Today, there are some 'new age' releases on the Hugo label to steer away from, but even the slightest attention paid to the program on the disc will tell you instantly whether you're looking at one of them. If you're on this page, rest assured, you're on the right track. In fact, you've definitely come to the right place in looking into this anthology. It's a superb jumping-off point for any other Chinese music you might want to track down later on.
As you'll have read by now, the traditional performances on the Hugo label are always by the real virtuosi of the diverse mainland and Canton traditions. There is sometimes a bit of 'reconstruction' going on in the arrangements, yet it's done using scholars' best judgment. These are pieces whose roots can sometimes date quite far back -- literally as long as seven centuries (or even more) -- and there is no 'correct' way to transcribe the arrangements, particularly as the earliest scoring is taken down from oral traditions that preceded, and thrived alongside, efforts to preserve a score. Sometimes too, what is called 'classical' is actually mid-twentieth century. All of it is really worth the listening.
While it's important not to make blanket generalizations about who is performing, it is fair to say that Hugo Aik sought out the elder virtuosi, and increasingly, many of them are gone. Was it all about preserving fading repertoires? At the time, maybe. Today, in a more broadly prosperous China, it's becoming slightly less necessary to think in those terms. But, like the Buena Vista venture, these recordings were intended to restore respect to the profession. The Hugo Production label has been a fitting tribute to a whole generation of professionals who had up to then rarely recorded under ideal conditions, and very seldom had the chance to perform for Chinese diaspora abroad where the music had a dedicated following. (Take the time to watch 'From Mao to Mozart: Isaac Stern in China', a documentary shot in the early 1980s, to get a feel for just how 'distant' the country's top musical academies had become from any notion of a public audience for their performances.)
Even that doesn't begin to tally up hardships the older performers had privately experienced in their long careers. Although musicians weren't directly singled out, anyone who had a profession that couldn't be mainstreamed into a work unit (danwei), and who was remotely intellectual, had a potentially very fragile career path. These performers might have led lives where the occasional, outrageous period of persecution was visited upon them, anytime during the two decades between the post-Hundred Flowers period of the 1950s up through the Cultural Revolution (1966-76). Yes, it actually could even have included months of confinement and, in extreme instances, torture, since that was considered good social medicine once you were already in a category under ideological suspicion. The musicians who were administratively relocated to the western frontiers just gave up for good any shot at continuing to perform with a strong ensemble, as they were also ethnic outsiders for the first two decades of exile. (For a clearer insight into the political mayhem and personal ramifications of China's lost decades, make time to watch Zhang Yimou's most wrenching film, 'To Live.') While it was a good decade after Deng's reforms that this Singaporean entrepreneur really started investing heavily in producing these recordings for his audiophile label, it really was a significant change of fortune in the Chinese classical repertoire. Let's hope these gigs also paid good money! At a minimum, the sessions were a taste of long overdue public recognition for those involved.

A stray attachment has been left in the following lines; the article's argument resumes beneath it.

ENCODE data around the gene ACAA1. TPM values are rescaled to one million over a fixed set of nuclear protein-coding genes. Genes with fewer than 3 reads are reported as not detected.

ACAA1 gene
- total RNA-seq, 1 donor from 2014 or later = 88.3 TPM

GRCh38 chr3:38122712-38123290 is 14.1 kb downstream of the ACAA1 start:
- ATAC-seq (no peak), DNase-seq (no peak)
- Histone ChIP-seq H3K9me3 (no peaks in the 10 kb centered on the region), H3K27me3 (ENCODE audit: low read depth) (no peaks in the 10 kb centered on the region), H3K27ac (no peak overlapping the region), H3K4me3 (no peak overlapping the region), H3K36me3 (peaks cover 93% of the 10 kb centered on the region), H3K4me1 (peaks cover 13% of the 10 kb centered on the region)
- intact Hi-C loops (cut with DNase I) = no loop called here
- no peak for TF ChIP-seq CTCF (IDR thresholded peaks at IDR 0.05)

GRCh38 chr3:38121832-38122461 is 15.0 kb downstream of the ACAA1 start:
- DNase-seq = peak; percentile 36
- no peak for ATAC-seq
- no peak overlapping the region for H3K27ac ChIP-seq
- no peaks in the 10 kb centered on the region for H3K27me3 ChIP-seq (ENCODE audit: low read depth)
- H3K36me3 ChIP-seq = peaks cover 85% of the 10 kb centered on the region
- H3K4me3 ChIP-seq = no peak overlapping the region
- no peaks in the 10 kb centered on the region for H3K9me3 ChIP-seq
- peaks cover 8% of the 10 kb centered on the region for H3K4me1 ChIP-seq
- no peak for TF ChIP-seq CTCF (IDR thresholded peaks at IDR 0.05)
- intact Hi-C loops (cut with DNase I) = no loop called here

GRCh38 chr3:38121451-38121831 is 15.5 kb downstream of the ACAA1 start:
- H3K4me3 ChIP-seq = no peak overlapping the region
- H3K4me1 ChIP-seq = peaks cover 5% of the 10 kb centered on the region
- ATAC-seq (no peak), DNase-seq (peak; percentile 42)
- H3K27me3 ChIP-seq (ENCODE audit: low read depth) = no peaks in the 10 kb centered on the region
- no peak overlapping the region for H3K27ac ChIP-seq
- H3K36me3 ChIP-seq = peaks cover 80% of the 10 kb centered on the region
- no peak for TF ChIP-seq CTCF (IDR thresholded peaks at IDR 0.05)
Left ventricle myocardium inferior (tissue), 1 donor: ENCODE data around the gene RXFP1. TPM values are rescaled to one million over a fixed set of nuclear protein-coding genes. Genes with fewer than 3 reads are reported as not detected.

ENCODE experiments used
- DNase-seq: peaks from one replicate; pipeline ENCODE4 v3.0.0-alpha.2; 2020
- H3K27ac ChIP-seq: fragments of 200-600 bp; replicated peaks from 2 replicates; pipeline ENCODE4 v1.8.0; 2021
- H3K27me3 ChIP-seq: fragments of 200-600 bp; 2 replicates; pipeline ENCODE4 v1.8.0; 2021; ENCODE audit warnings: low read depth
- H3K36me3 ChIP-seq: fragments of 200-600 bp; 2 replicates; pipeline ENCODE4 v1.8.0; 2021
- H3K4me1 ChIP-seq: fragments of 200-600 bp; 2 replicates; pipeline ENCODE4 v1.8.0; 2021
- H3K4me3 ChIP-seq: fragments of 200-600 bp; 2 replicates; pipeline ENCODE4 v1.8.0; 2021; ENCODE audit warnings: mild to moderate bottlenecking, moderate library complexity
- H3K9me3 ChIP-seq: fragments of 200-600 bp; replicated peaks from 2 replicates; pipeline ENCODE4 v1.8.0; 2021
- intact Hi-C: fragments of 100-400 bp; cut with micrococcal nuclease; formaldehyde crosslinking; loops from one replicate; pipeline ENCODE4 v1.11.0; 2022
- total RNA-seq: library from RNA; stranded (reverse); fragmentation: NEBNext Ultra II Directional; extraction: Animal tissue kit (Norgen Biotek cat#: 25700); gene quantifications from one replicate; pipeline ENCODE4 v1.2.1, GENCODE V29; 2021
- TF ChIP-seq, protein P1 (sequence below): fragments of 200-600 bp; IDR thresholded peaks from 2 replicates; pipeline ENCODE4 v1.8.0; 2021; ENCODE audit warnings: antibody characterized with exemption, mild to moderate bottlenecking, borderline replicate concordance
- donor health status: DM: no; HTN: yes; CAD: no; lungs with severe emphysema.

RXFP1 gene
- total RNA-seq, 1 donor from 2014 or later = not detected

Finally, know that you really won't 'get' anywhere close to 100% of what you hear.
If you're looking for something in the vein of Tan Dun's score for 'Crouching Tiger, Hidden Dragon,' you'll find an abundance of real poetry here. At the same time, it's important to be aware you'll also hear some other, completely non-Wester, pre-modern 'folk' traditions that "are what they are." In some of these folk repertoires, the music is jarring (even painful to hear at first), but exposure to these sessions is always full of unforgettable surprises and musicianship. There are no stronger roots than the village, regional, and minority traditions that you'll hear throughout the Hugo catalogue. You'll laugh when it's put this way, but it's worth remarking on: At a variety of points in these sessions, you'll hear something so transfixing that you'll find yourself in an eager state to get to the bottom of "all that ancient Chinese wisdom."
My hat is off to you, Mr. Aik! You're one of those modern visionaries who actually did it -- who actually showed that the "the real China" is still "the ineffable China," the sort of storied space that the scrappy, bustling mainland public rarely senses has a role in their midst."